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Hoffmann, R. A wiki for the life sciences where authorship matters. Nature Genetics (2008)

Cardiovascular characterization of DA-1 and DA-2 dopamine receptor agonists in anesthetized rats.

This report summarizes studies aimed to characterize pharmacologically, hemodynamically and biochemically DA-1 (fenoldopam) and DA-2 (quinpirole) dopamine receptor agonists in anesthetized rats. Fenoldopam (20 micrograms/kg/min i.v. over 15 min) and quinpirole (10 micrograms/kg/min i.v. over 15 min) share the common property of decreasing mean carotid artery blood pressure by lowering peripheral vascular resistance. Fenoldopam increased mesenteric and renal blood flows whereas quinpirole decreased the former blood flow, but enhanced the latter. These effects of quinpirole were antagonized selectively by S-sulpiride, but not SCH 23390; however, with fenoldopam the reverse was found. In chlorisondamine-pretreated rats with blood pressure supported by vasopressin, fenoldopam, but not quinpirole, caused hypotension. In nephrectomized rats, the blood pressure effects of fenoldopam (assessed as area under the infusion time-response curve) were more pronounced than in sham-operated controls. The hypotensive effects due to an i.v. bolus injection of fenoldopam, but not to acetylcholine, histamine, salbutamol or quinpirole, were significantly inhibited in rats pretreated with an infusion of fenoldopam. In pithed rats, quinpirole reduced the pressor responses to electrical stimulation of the spinal cord without affecting those to exogenous norepinephrine, angiotensin II or 5-hydroxytryptamine which, on the contrary, were inhibited by fenoldopam. The plasma renin activity (in intact rats) was reduced by quinpirole, but elevated by fenoldopam. The latter effect also occurred in pithed rats and was blocked by SCH 23390. Quinpirole lowered heart rate, whilst fenoldopam produced tachycardia. These effects of quinpirole and fenoldopam were significantly inhibited by S-sulpiride and SCH 23390, respectively. In chlorisondamine-pretreated rats quinpirole failed to change heart rate whereas fenoldopam still increased it. In conclusion, these results indicate that DA-1 and DA-2 dopamine receptor agonists can be easily discriminated on the basis of their cardiovascular profiles.[1]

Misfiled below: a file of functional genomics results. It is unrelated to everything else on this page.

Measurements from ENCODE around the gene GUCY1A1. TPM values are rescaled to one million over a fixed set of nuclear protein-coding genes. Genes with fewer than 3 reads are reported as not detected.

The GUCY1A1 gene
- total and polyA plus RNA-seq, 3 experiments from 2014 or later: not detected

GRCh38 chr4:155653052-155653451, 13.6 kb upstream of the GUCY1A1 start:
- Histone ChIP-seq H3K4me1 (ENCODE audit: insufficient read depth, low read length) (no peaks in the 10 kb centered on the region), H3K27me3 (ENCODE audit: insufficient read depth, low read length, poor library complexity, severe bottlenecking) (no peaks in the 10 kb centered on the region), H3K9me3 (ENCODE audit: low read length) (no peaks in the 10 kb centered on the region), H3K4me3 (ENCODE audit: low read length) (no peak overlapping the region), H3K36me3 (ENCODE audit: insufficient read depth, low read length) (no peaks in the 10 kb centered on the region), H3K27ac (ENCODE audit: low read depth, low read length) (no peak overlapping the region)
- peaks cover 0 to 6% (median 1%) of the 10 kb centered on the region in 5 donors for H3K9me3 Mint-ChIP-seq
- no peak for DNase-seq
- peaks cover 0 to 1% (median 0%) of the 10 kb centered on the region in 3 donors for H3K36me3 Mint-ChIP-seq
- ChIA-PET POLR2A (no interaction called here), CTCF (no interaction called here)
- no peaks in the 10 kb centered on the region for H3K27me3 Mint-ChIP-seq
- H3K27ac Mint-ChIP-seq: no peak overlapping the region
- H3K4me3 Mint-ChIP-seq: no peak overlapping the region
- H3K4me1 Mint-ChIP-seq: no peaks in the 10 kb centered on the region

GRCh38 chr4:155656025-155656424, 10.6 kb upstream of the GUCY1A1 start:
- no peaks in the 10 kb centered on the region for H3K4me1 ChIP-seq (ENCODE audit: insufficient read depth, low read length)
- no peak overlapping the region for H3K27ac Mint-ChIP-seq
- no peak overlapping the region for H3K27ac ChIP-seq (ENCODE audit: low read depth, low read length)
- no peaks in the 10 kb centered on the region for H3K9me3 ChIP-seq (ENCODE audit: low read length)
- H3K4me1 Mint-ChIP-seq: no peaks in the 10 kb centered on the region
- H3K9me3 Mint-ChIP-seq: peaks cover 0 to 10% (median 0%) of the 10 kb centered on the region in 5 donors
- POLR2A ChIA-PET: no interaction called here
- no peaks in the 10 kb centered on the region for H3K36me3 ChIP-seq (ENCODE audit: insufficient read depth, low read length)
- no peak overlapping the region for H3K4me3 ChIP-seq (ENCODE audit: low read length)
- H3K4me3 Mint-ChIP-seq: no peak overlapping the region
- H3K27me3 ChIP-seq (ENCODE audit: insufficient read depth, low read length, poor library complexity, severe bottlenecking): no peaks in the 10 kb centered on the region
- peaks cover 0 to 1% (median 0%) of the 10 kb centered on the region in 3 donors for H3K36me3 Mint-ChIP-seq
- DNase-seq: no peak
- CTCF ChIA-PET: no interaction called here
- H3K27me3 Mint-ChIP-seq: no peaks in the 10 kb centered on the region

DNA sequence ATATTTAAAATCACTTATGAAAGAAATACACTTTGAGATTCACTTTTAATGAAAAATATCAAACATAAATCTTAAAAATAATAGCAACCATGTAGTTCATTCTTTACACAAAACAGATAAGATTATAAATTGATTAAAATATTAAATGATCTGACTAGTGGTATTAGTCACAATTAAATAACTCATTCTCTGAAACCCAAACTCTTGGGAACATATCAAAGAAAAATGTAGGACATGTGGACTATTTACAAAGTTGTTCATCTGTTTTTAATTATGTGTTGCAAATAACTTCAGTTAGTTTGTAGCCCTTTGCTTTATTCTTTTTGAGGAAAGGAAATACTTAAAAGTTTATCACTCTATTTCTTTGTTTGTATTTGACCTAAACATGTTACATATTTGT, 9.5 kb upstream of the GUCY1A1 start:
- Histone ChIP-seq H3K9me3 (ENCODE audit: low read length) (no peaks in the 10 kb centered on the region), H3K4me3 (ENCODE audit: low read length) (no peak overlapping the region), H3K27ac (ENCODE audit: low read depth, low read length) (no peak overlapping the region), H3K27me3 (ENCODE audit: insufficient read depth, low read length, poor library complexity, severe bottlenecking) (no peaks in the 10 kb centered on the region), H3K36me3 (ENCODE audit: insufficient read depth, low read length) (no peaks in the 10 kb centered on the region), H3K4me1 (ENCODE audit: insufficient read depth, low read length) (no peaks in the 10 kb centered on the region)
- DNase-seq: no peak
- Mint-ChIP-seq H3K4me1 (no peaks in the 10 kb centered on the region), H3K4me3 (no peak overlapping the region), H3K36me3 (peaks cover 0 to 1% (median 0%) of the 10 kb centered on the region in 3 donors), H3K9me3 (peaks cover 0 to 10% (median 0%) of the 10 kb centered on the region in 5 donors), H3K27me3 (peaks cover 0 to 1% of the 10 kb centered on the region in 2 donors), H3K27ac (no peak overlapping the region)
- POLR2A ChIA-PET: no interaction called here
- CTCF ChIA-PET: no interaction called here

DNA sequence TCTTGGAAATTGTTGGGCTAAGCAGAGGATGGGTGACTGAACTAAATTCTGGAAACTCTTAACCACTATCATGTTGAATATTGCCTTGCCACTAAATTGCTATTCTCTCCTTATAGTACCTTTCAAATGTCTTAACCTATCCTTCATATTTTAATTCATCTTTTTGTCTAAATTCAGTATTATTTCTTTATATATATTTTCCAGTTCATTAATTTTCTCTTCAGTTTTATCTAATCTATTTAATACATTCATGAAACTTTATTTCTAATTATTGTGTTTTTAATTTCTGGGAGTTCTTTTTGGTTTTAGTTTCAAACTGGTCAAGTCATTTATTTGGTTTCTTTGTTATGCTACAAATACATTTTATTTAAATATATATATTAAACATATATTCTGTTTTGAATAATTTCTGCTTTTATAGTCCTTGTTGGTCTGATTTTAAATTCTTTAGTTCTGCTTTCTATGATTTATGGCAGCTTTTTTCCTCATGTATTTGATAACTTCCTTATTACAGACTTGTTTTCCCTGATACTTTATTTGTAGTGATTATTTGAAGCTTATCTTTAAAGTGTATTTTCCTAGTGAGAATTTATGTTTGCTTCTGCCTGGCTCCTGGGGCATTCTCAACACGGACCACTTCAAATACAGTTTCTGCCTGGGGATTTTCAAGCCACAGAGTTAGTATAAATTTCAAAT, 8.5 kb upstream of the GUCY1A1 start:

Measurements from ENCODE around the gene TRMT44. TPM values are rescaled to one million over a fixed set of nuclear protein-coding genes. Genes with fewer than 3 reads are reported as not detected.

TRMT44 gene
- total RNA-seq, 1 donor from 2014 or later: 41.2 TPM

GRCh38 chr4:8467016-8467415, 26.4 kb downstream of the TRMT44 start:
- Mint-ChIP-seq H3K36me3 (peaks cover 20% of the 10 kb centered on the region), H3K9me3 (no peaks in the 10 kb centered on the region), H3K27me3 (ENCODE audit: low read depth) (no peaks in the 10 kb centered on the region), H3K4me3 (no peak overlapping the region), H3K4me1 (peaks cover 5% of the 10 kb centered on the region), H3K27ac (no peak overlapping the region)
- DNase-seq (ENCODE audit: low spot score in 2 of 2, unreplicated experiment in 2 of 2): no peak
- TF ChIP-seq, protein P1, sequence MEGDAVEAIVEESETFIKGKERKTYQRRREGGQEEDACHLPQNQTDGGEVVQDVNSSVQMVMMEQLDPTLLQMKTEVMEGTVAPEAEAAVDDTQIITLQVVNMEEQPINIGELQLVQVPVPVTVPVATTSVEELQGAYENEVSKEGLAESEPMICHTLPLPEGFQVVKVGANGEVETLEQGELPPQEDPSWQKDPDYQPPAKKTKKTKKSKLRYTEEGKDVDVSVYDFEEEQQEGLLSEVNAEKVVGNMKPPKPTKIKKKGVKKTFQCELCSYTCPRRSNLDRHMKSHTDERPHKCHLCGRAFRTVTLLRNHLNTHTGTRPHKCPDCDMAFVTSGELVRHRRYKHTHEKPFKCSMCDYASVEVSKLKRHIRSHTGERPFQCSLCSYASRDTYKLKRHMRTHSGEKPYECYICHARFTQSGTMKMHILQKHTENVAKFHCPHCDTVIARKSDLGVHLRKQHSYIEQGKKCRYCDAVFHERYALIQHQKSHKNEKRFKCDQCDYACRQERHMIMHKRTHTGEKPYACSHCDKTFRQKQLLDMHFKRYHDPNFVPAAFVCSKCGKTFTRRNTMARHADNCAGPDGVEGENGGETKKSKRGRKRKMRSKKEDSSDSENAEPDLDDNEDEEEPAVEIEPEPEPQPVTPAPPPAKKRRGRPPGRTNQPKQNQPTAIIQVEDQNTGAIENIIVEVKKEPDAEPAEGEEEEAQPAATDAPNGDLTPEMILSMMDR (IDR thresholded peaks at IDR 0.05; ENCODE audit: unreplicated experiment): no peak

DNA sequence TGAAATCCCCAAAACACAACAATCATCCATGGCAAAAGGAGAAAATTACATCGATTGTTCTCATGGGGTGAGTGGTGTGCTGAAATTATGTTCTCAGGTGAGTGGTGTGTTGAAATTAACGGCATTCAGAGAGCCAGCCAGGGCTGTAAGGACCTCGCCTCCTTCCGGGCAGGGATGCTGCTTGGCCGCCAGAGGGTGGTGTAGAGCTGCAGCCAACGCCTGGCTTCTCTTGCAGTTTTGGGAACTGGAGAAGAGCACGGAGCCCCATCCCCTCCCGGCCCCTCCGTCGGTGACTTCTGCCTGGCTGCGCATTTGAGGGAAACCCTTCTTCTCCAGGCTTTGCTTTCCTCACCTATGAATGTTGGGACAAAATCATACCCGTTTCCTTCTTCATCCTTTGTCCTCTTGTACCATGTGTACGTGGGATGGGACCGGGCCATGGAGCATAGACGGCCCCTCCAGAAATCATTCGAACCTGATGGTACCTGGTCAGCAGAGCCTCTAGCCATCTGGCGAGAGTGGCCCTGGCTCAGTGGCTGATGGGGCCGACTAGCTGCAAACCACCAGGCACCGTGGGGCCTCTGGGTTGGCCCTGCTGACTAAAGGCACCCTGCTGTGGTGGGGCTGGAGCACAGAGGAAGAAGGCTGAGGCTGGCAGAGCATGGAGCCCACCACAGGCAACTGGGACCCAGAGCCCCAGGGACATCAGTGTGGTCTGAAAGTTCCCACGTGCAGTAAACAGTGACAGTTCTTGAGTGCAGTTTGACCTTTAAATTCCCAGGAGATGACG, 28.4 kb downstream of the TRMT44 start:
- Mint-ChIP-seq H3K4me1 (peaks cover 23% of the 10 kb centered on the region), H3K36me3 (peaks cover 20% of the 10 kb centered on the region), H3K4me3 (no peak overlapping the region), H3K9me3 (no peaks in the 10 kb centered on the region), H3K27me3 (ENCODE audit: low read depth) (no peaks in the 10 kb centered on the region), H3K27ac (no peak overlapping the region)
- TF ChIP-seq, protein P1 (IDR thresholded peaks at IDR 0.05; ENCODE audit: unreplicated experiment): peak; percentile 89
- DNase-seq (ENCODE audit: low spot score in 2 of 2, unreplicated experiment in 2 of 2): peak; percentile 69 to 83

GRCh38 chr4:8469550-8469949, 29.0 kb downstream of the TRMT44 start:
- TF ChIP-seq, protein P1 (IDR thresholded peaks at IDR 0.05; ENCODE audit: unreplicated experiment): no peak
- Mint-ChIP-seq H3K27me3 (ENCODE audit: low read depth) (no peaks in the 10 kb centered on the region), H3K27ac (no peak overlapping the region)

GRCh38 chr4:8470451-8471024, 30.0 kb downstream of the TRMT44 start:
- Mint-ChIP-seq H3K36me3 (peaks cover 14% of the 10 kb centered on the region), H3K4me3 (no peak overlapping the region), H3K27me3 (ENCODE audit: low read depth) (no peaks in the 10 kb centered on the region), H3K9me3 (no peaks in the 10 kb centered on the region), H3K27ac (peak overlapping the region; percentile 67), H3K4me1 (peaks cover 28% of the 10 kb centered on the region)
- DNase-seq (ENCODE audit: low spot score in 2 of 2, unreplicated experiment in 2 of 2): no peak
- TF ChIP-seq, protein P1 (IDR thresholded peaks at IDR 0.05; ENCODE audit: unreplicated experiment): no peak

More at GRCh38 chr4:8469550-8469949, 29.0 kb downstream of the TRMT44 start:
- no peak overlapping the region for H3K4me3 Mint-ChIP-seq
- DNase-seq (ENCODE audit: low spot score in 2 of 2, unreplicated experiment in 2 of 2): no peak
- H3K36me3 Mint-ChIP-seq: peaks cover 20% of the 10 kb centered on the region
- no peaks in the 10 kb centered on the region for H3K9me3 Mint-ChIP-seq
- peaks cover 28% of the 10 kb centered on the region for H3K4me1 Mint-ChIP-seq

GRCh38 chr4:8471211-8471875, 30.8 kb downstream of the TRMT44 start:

1. Cardiovascular characterization of DA-1 and DA-2 dopamine receptor agonists in anesthetized rats. Cavero, I., Thiry, C., Pratz, J., Lawson, K. Clinical and experimental hypertension. Part A, Theory and practice. (1987) [Pubmed]
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